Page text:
FIGURE 1
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Figure 1. IR3535 backbone related to β-alanine (nature-based backbones colored in green).

The synthesis of IR3535 is based on the one pot reaction sequence i) Michael addition of butylamine onto ethylacrylate, ii) acylation of secondary amine with acetyl chloride (Klier and Kuhlow, 1976; Jian et al., 2008; Scheme 1).

SCHEME 1
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Scheme 1. Retrosynthesis of IR3535.

IR3535 does not derive from β-alanine but from ethylacrylate, butylamine and acetyl chloride, which are extremely hazardous, flammable or explosive, irritant, toxic and carcinogen (PubChem, 2019).

In conclusion, IR3535 presents a fragment of the natural β-alanine but does not derive from it, hence it should not be considered as a bio-sourced repellent and the developed chemical synthesis is far from reaching any eco-friendly criteria.

Permethrin – 3-Phenoxybenzyl (1RS)-cis, trans-3-(2,2-Dichlorovinyl)-2,2-Dimethylcyclopropanecarboxylate)

Permethrin is a synthetic pyrethroid insecticide that can also act as a contact repellent (Roberts et al., 1997). Its IUPAC designation is 3-Phenoxybenzyl (1RS)-cis,trans-3-(2,2-dichlorovinyl)-2,2-dimethylcyclopropane- carboxylate).

Always classified as a synthetic repellent, it is noteworthy that the chemical structure of permethrin is largely inspired from pyrethrins, which are naturally occurring in flowers of Chrysanthemum sp. (Figure 2).

FIGURE 2
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Figure 2. Structure similarity of permethrin, pyrethrins, and chrysanthemic acid (chrysantemic moiety colored in green).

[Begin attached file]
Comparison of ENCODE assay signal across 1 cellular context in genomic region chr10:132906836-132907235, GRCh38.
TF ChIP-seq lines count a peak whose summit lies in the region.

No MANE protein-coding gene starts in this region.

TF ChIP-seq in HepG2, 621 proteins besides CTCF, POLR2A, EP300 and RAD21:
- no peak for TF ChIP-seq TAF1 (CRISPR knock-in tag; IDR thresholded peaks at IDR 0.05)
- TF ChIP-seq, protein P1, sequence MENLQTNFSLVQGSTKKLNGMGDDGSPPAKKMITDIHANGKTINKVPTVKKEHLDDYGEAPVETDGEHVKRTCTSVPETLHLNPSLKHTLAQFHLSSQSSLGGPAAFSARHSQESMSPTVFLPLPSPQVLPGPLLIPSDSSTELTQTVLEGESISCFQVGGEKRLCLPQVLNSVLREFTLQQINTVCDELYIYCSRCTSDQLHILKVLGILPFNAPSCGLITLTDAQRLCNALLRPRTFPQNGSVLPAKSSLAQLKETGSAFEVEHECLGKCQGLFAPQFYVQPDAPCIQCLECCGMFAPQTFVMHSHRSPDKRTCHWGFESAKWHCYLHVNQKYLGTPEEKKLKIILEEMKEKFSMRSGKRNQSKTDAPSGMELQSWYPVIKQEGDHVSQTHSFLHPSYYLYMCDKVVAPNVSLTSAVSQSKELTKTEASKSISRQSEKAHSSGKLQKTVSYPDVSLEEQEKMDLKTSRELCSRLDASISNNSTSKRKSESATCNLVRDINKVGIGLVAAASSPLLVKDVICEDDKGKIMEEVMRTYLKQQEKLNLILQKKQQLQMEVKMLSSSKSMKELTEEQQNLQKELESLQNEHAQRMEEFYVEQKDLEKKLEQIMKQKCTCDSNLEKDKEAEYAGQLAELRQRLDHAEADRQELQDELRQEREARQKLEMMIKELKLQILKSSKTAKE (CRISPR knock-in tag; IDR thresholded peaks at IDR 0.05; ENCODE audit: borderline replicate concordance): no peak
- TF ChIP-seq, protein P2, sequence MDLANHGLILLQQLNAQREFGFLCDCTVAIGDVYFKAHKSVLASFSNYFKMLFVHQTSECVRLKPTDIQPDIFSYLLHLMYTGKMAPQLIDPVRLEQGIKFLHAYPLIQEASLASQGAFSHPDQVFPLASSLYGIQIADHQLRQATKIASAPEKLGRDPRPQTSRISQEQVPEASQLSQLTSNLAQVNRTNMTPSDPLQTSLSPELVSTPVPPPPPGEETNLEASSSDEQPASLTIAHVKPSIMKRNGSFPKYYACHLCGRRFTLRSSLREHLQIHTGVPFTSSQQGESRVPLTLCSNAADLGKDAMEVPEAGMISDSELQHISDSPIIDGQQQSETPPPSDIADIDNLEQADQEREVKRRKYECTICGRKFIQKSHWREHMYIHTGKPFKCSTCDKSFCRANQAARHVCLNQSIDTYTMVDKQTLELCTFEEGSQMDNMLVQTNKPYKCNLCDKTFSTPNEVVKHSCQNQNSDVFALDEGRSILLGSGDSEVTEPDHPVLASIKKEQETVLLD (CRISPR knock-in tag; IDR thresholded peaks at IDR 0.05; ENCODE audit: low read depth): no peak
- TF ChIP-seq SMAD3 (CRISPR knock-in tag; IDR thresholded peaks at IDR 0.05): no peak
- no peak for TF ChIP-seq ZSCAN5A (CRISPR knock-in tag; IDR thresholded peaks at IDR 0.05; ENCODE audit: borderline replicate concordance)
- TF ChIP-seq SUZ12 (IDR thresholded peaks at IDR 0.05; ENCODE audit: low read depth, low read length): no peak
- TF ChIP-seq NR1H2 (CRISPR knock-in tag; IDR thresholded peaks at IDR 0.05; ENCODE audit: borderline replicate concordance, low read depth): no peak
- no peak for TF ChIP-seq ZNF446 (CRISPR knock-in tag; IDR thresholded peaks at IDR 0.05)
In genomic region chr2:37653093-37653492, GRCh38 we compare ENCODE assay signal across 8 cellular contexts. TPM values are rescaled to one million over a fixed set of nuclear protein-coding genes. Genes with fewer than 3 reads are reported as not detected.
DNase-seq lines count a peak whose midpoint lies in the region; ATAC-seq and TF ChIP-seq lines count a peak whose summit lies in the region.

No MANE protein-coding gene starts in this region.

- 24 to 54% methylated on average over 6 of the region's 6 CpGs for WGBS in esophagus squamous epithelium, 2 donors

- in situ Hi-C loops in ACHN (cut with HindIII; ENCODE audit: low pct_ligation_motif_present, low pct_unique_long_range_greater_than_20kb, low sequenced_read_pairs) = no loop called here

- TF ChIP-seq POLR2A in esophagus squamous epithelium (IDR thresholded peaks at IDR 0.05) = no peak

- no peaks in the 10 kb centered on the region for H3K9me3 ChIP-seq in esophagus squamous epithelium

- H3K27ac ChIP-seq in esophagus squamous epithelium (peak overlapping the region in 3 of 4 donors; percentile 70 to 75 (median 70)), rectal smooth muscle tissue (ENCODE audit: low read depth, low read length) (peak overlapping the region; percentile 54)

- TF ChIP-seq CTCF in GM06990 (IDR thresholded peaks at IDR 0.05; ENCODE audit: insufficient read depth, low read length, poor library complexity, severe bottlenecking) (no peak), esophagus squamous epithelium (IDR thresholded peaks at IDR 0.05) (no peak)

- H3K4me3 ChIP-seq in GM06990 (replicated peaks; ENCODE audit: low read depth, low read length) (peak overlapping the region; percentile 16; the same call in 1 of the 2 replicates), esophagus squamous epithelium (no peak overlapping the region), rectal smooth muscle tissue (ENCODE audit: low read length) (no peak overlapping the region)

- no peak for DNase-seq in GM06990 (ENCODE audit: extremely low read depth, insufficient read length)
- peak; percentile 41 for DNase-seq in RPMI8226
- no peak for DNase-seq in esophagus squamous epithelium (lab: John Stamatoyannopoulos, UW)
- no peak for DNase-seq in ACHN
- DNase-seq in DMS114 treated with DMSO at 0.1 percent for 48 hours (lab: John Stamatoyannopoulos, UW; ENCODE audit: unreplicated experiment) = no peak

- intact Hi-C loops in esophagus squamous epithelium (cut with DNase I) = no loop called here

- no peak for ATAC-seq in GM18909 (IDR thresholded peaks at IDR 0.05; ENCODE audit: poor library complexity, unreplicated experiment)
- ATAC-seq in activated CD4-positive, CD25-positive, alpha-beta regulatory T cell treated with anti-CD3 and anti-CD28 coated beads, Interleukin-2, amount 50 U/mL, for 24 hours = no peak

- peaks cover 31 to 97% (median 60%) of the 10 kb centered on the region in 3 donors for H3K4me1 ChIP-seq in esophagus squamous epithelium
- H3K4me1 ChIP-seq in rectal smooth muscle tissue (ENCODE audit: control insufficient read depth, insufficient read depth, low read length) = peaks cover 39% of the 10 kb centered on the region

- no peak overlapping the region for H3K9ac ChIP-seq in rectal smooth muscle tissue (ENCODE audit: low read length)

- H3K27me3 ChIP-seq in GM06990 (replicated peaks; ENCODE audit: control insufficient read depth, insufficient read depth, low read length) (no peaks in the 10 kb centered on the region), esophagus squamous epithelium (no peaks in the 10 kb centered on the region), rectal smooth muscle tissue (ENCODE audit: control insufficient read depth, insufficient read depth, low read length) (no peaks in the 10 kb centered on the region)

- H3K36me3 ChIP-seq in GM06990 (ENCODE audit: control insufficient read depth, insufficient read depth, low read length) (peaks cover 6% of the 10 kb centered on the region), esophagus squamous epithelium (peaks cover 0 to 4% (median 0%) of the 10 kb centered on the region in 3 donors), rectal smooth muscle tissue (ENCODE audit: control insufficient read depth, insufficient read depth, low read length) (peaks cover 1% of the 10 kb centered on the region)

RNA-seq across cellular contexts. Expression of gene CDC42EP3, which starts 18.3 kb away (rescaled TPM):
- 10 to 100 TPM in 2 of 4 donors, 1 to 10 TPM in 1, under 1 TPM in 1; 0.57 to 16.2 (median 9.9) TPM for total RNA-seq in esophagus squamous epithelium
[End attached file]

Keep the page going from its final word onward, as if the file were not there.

Repellent Activity and Toxicity of Permethrin

Pyrethrins have been used for their insecticidal and insect-repellent properties for thousands of years. At low concentrations, they behave like repellents (Roberts et al., 1997); at higher doses, they act on the nervous system of insects (Narahashi, 2000); and at very high dose, they become toxic, even to humans by affecting the GABA neurotransmitter.

The chemical instability and the insufficient availability of pyrethrins have led to synthetic pyrethroids. The commercially used pyrethroids in mosquito control are permethrin, deltamethrin, resmethrin and sumithrin. Permethrin is the best-known synthetic pyrethroid. However, the use of permethrine as a topical repellent is limited due to a poor repellent efficacy: A. aegypti bites are delayed by 334 s for a 5% formulation of permethrin and by 7508 sec for a 50% formulation of DEET (Miot et al., 2008). Permethrin is mostly used as an insecticide instead. The insecticide action requires a direct contact with the mosquito, blocking the voltage-gated sodium channel in an activated state making the neuronal membranes persistently depolarized leading to mosquito paralysis and death (Raymond-Delpech et al., 2005; Field et al., 2017). As DEET, due to a lack of specificity to insect organisms, neurotoxic effects of permethrin were reported (Soderlund et al., 2002). Permethrin is more suited to be used on clothing and bed nets rather than being applied on the skin, although none cutaneous contact is difficult to be prevented (a 60 kg adult is exposed to 9.45 g of permethrin per day if sleeping under a bed net) (Ross et al., 2011; Duvallet and de Gentile, 2017). Apart from presenting clear signs of toxicity, evidence of mosquito resistance to permethrin, and other pyrethroids in general, has been reported for a decade (Moyes et al., 2017). More recently, it has been noticed that A. albopictus has evolved resistance to permethrin in territory invaded only 30 years ago (Pichler et al., 2018). In addition to being highly toxic to aquatic organisms and cold-blooded animals, permethrin is also known to be extremely toxic to bees (LD50 < 2 μg/bees) (Sanchez-Bayo and Goka, 2014; Piccolomini et al., 2018).